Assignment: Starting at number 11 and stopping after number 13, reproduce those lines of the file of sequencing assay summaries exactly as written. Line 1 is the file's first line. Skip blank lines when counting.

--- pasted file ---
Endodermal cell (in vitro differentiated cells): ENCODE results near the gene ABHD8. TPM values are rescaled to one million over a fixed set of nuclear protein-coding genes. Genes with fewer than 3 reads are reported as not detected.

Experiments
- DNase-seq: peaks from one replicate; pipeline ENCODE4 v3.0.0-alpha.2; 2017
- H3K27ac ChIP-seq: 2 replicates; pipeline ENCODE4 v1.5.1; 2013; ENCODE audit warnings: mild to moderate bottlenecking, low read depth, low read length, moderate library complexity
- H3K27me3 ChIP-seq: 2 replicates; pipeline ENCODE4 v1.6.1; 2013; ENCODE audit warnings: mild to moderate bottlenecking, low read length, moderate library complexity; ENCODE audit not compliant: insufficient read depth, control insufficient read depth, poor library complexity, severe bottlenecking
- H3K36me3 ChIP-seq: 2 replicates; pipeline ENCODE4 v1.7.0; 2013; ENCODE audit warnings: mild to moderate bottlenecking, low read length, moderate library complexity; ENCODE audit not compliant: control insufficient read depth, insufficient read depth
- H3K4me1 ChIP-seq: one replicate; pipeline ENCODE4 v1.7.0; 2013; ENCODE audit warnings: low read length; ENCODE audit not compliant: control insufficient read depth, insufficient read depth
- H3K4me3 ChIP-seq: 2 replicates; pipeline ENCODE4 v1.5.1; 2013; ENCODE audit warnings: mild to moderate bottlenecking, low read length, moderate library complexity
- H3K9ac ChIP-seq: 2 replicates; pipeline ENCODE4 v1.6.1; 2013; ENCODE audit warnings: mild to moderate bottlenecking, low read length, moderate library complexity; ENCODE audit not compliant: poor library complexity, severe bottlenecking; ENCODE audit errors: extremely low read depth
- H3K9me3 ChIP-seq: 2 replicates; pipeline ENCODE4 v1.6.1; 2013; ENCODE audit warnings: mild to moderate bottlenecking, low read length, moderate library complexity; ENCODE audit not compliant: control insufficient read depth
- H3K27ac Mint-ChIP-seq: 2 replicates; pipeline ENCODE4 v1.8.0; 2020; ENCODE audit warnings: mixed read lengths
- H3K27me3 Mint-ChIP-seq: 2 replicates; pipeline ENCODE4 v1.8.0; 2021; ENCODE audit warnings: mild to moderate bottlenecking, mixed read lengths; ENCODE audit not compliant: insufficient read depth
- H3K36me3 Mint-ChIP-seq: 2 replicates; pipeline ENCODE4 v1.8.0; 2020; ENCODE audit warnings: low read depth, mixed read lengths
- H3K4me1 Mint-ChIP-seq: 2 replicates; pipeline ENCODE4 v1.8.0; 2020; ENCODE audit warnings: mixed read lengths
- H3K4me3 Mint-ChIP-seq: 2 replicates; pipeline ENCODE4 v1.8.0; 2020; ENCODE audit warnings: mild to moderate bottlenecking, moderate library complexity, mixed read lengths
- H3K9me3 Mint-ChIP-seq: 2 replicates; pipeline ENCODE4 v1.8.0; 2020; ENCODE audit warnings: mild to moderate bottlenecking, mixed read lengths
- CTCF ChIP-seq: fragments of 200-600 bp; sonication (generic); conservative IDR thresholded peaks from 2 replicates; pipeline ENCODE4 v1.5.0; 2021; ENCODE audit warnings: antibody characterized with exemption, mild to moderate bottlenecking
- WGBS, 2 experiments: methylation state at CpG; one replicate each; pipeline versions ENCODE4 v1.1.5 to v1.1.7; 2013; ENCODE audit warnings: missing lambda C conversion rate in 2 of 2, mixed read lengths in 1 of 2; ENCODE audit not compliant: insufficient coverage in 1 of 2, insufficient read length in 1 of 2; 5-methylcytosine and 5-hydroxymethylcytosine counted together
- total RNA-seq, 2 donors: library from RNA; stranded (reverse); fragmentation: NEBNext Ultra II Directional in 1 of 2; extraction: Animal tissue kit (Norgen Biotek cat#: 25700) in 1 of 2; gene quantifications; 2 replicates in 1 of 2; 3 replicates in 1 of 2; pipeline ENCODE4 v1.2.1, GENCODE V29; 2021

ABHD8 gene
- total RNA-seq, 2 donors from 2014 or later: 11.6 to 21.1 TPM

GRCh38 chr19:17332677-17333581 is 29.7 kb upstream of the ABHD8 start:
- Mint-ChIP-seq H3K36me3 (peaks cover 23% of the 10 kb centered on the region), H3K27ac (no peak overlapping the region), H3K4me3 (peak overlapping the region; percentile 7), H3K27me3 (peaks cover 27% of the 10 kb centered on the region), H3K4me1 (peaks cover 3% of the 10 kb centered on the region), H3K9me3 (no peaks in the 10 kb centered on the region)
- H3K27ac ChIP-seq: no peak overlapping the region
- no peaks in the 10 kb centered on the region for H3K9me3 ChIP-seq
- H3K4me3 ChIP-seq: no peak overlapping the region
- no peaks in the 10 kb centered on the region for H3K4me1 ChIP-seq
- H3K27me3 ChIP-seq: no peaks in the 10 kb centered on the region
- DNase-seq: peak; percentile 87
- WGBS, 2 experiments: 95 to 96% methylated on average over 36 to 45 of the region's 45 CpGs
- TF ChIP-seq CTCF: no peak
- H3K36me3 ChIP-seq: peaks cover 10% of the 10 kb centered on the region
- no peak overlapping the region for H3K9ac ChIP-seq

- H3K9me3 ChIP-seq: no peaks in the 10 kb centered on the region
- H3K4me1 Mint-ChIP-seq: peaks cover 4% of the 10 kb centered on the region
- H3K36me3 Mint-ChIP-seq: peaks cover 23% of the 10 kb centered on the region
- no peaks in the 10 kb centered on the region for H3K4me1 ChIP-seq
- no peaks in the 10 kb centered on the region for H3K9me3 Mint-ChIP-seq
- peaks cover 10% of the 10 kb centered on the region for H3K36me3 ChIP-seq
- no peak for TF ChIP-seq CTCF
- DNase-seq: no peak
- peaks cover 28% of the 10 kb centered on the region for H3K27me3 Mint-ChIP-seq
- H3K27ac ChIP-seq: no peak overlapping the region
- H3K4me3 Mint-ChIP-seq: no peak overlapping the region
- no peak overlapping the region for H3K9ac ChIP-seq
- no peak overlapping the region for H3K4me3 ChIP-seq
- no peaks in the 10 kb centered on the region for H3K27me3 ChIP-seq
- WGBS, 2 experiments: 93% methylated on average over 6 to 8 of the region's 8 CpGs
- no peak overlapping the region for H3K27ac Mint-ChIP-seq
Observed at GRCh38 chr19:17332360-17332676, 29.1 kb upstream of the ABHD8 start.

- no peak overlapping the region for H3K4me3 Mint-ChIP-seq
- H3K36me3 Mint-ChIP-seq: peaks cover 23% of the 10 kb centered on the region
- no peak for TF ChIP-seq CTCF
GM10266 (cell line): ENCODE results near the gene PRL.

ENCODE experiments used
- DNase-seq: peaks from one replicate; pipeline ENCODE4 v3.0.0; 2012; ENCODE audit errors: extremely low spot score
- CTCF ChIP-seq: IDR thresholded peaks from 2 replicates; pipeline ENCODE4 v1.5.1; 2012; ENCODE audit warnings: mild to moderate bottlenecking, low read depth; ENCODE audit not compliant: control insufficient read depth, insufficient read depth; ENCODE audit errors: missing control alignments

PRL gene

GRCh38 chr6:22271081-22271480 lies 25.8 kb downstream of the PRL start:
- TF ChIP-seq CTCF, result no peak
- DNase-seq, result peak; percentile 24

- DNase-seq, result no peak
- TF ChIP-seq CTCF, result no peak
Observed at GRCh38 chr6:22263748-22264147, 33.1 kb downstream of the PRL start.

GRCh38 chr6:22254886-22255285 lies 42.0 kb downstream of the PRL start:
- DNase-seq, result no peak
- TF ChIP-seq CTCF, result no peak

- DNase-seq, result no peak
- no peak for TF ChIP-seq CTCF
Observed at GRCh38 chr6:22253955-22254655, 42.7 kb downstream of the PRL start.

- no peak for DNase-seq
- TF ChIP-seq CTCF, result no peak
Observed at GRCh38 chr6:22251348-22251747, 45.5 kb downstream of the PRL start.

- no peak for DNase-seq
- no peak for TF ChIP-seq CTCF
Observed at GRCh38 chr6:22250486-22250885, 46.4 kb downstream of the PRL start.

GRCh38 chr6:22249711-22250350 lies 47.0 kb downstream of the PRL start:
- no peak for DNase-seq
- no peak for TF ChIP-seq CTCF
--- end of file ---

- H3K27ac Mint-ChIP-seq: 2 replicates; pipeline ENCODE4 v1.8.0; 2020; ENCODE audit warnings: mixed read lengths
- H3K27me3 Mint-ChIP-seq: 2 replicates; pipeline ENCODE4 v1.8.0; 2021; ENCODE audit warnings: mild to moderate bottlenecking, mixed read lengths; ENCODE audit not compliant: insufficient read depth
- H3K36me3 Mint-ChIP-seq: 2 replicates; pipeline ENCODE4 v1.8.0; 2020; ENCODE audit warnings: low read depth, mixed read lengths